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Gigi is the story of a young girl in 19th century Paris. Raised to someday be the mistress of a rich man, Gigi lives with her mother and grandmother, and takes lessons at the home of her aunt. The family has some connections, and have been great friends with rich playboy Gaston. Gaston is bored with his life, and his only joy seems to be in the company of Gigi and her family.
Aunt Alicia decides that the time is right for Gigi's entry into society. After dressing her up, she is presented to Gaston as a young woman. He is, at first, dismayed at the change. Gradually he realizes that he is attracted to Gigi, and takes her out on the town.
As the night progresses, Gaston sees the emptiness of his life and wants something more. He proposes to Gigi, and she gladly accepts.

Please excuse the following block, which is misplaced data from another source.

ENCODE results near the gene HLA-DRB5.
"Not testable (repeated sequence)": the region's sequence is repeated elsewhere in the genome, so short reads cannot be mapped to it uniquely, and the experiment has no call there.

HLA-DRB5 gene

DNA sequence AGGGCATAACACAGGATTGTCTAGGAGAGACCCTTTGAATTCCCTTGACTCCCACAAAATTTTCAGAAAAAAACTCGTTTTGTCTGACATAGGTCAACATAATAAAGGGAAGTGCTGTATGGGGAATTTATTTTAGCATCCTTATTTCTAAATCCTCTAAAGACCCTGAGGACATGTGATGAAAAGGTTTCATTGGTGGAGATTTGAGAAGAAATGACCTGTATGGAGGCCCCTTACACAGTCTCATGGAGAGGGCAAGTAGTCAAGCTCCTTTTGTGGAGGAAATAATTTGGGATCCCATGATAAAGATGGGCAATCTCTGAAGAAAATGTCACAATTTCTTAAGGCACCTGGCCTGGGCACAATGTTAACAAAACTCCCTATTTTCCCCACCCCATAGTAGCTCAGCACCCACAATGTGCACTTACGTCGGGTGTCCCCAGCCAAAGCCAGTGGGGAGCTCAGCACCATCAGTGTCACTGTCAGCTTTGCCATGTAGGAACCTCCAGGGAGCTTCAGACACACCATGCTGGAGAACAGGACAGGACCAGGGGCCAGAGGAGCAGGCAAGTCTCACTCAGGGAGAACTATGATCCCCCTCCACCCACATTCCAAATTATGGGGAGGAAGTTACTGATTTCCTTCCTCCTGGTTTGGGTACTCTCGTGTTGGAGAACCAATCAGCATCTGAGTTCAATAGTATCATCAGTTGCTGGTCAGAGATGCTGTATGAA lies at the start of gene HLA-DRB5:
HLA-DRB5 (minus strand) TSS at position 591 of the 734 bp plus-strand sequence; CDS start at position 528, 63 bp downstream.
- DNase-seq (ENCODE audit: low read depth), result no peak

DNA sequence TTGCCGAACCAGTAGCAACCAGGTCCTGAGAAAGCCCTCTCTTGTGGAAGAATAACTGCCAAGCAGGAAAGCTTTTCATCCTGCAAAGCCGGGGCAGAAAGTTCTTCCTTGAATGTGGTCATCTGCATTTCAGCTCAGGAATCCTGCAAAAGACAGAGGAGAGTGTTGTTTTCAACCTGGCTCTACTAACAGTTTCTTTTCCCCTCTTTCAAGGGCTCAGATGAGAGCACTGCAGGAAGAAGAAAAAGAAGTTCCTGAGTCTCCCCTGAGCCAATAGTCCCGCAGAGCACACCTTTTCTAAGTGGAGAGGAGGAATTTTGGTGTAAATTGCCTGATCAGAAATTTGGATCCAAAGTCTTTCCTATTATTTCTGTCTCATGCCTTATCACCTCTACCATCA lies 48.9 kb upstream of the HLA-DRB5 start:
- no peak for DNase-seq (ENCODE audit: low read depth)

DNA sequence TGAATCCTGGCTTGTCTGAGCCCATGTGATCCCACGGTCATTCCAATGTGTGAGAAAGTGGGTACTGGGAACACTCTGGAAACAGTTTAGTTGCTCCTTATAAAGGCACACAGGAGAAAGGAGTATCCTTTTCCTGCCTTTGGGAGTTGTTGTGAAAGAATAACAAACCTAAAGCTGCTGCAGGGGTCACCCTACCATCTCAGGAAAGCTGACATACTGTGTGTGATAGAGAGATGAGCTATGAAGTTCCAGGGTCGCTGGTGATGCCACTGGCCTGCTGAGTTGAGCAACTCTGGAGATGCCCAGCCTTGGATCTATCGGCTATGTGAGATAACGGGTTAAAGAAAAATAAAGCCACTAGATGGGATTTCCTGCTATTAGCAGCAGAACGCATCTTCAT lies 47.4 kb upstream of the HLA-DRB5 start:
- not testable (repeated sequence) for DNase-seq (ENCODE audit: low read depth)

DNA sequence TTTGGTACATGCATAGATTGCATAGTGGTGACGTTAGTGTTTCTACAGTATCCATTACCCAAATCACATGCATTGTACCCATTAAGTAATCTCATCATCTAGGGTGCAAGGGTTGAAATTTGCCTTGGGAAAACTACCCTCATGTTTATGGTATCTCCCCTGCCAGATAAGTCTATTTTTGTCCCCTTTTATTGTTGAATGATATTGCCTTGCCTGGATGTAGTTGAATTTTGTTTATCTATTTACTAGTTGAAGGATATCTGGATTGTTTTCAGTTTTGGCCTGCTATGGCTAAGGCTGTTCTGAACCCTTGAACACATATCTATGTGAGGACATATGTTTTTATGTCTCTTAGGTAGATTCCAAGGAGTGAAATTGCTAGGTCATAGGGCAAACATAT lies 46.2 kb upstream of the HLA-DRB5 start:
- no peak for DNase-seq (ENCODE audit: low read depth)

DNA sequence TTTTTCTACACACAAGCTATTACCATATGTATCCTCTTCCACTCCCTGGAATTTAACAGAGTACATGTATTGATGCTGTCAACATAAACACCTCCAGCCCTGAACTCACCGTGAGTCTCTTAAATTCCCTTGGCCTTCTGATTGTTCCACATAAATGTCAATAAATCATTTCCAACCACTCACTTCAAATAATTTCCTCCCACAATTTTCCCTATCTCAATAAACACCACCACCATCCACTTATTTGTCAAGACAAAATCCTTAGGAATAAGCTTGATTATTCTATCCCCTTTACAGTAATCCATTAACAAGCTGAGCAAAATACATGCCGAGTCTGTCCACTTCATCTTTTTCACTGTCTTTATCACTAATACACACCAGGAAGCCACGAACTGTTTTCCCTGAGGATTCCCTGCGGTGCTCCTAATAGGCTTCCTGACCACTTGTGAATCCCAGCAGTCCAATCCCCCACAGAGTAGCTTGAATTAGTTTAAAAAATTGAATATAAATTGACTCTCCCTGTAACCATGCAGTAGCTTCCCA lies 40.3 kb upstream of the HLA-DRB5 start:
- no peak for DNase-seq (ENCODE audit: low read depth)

During filming of Monte Carlo Baby, Colette noticed Hepburn and reportedly said: "Voila! There's our Gigi!" Hepburn was reluctant at first to take the part. Due to her inexperience in acting, she did not feel prepared to suddenly take the lead in a major Broadway play. However, Colette convinced her that she was perfect for the part.
The play opened on Broadway at the Fulton Theatre on . Hepburn was given star billing. Upon seeing her name for the first time in lights, Hepburn reportedly said, "Oh, dear. And I've still got to learn how to act."
The play was a critical and financial success and Hepburn won the 1952 Theatre World Award for it. In addition, her newfound stardom led to her being cast in Roman Holiday, for which she won the Academy Award.
Opening Night Production CreditsEdit
- Theatre Owned / Operated by City Playhouses, Inc. (Louis A. Lotito, President)
- Produced by Gilbert Miller
- Written by Anita Loos; Adapted from the novel by Colette; Music selected by Alexander Haas
- Directed by Raymond Rouleau
- Scenic Design by Raymond Sovey
- General Manager: Morton Gottlieb
- Company Manager: D'Arcy Miller
- Stage Manager: Richard Bender
- Assistant Stage Mgr: Ronald Telfer
- Technical Consultant to Mr. Rouleau: Lila de Nobili
- Press Representative: Richard Maney and Frank Goodman
- Special Promotion: Arthur Cantor